For the San Manuel Band of Mission Indians, a diverse economic base includes identifying real estate opportunities and having a keen sense of business entrepreneurship to stimulate revenue. San Manuel is primarily interested in a diversified economic base beyond gaming to add direct community benefits through its business ventures. This includes San Manuel Village, a 12-acre mixed-use development project located within the jurisdiction of the city of Highland, California. San Manuel served as developer for this commercial real estate investment project, which is located less than five miles from the San Manuel Indian reservation. The property includes a hotel, restaurants, retail and commercial space, and professional offices.

“In the case of San Manuel Village, building a sustainable center for new businesses in the nearby city of Highland has been a process of helping existing, local businesses expand their successful business model to serve a growing community,” says Lynn Valbuena, chairwoman of the San Manuel Band of Mission Indians. “We continue to look at new economic opportunities both on and off the reservation as part of our overall efforts.”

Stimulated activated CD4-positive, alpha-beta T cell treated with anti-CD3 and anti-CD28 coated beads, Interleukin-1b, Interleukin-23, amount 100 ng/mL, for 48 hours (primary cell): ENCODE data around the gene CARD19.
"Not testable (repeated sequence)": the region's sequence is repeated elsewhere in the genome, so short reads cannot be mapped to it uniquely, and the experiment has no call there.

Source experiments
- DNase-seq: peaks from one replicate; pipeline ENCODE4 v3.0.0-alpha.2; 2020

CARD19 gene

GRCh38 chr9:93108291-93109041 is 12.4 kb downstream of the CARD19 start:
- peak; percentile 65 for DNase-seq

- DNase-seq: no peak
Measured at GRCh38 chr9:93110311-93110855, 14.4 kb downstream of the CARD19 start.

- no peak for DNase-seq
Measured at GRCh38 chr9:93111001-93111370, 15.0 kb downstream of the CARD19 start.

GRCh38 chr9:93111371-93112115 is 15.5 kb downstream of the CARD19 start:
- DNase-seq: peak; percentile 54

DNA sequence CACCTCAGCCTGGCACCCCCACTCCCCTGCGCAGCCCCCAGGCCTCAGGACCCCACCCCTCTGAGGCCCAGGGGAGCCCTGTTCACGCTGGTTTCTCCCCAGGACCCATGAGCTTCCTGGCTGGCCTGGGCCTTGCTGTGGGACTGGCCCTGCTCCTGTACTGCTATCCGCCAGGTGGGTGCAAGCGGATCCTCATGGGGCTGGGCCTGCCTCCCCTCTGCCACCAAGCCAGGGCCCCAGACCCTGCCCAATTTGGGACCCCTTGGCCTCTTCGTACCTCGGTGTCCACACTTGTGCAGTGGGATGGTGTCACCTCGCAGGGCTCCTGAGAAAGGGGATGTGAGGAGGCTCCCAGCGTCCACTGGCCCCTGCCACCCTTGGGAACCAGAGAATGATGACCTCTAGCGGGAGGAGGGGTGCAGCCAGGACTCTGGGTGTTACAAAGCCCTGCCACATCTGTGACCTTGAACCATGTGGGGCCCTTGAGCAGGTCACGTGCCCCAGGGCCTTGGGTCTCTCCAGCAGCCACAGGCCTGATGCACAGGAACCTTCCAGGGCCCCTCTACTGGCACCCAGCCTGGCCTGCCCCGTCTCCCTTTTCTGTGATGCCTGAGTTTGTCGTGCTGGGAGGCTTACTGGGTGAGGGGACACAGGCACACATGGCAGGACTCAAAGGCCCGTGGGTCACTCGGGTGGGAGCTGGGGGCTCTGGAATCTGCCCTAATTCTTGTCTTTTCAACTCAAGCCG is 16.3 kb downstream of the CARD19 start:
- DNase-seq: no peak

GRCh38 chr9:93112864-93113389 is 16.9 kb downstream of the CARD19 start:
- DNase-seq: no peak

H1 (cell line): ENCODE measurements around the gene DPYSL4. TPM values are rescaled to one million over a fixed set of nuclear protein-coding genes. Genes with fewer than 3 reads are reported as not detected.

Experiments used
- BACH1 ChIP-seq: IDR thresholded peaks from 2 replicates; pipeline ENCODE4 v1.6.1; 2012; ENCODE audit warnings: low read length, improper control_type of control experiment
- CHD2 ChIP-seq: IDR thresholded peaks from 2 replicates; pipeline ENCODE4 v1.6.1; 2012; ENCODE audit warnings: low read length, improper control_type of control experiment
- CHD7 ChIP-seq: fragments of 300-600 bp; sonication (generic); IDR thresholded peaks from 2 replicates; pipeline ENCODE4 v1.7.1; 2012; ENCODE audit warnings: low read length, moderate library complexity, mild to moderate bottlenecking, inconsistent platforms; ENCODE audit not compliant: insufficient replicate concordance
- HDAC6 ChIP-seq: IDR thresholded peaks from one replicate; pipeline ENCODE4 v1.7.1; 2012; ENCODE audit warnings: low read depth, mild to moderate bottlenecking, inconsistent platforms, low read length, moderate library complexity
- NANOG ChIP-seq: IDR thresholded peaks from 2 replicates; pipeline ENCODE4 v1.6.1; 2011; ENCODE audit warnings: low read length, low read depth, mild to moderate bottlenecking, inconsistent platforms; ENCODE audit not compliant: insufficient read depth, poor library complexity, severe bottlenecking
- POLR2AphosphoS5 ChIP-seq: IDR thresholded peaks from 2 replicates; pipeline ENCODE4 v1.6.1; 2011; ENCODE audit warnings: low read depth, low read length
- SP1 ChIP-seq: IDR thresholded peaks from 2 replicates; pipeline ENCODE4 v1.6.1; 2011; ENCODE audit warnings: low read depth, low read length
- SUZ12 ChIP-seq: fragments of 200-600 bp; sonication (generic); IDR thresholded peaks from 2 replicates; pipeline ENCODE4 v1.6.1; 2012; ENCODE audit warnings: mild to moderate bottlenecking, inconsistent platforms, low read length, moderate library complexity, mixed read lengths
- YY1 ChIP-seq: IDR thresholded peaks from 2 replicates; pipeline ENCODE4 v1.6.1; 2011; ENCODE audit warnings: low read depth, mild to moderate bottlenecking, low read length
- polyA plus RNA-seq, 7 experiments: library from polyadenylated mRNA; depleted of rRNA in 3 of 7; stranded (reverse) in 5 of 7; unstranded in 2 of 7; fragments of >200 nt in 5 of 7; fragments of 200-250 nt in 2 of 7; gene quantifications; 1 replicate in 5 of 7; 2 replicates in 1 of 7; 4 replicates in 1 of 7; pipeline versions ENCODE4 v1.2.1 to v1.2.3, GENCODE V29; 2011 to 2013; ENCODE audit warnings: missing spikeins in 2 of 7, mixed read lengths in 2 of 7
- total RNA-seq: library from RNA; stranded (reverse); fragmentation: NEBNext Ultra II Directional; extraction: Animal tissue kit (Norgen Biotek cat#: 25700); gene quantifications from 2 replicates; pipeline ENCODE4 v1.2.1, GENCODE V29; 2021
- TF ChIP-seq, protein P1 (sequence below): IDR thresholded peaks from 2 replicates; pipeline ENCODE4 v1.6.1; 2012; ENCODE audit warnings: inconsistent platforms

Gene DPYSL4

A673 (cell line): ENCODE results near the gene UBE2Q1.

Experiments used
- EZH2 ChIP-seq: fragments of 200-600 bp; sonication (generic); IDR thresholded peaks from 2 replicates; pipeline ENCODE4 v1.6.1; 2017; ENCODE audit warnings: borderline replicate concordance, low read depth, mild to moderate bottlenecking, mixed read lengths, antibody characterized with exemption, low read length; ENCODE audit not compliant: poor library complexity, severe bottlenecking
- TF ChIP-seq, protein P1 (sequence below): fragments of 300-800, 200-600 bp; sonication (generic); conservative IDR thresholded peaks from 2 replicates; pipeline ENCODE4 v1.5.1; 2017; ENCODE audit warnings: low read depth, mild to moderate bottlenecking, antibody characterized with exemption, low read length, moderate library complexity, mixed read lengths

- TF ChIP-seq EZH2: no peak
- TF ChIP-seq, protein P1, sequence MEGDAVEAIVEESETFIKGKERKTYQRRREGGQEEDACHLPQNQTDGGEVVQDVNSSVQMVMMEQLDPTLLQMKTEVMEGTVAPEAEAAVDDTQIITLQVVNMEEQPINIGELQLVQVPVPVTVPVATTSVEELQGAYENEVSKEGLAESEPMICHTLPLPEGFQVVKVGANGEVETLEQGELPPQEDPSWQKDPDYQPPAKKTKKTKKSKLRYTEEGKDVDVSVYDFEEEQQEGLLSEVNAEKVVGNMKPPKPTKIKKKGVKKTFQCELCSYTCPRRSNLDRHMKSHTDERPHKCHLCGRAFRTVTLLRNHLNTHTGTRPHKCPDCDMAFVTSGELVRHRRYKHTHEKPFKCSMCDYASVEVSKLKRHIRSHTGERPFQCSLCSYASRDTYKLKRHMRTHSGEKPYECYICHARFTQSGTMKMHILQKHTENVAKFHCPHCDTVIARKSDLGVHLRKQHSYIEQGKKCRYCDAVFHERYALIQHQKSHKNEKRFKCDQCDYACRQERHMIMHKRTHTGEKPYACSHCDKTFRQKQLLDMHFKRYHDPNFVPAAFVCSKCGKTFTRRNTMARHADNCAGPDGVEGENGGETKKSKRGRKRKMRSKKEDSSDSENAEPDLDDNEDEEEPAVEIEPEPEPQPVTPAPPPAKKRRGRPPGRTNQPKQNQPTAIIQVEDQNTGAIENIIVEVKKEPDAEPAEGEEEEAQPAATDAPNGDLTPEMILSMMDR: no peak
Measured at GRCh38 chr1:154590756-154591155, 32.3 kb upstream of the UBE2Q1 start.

In New Mexico, the Hilton Santa Fe Buffalo Thunder has decided its marketplace lies in the resort and recreation sector. Located in the dramatic scenery of northern New Mexico’s Pojoaque Valley and owned by the Pueblo of Pojoaque, the property boasts Towa Golf Club, three independent nine-hole courses that challenge eager golfers with dramatic elevation changes, seasonal weather conditions and scenery of extraordinary beauty.

The golf course even offers a practice facility featuring a driving range situated so players will never find the sun in their eyes. To further enhance the experience, two putting and chipping practice greens are also located on-site.

“Adding non-gaming revenue has always been a long-term vision for our property,” says Gene Stachowski, executive director of corporate marketing at the Hilton Santa Fe Buffalo Thunder. “We want to use our large ballroom for events and concerts, VIP parties and even a cigar lounge as much as possible. We make sure when we talk to our guests and the media, they know we are not just a place for casino gaming.”

Pearls of Wisdom

For Gagnon and the Pearl River Resort, transformation into a non-gaming destination is a sign of success and demonstrates their ability to serve multiple markets to increase revenue.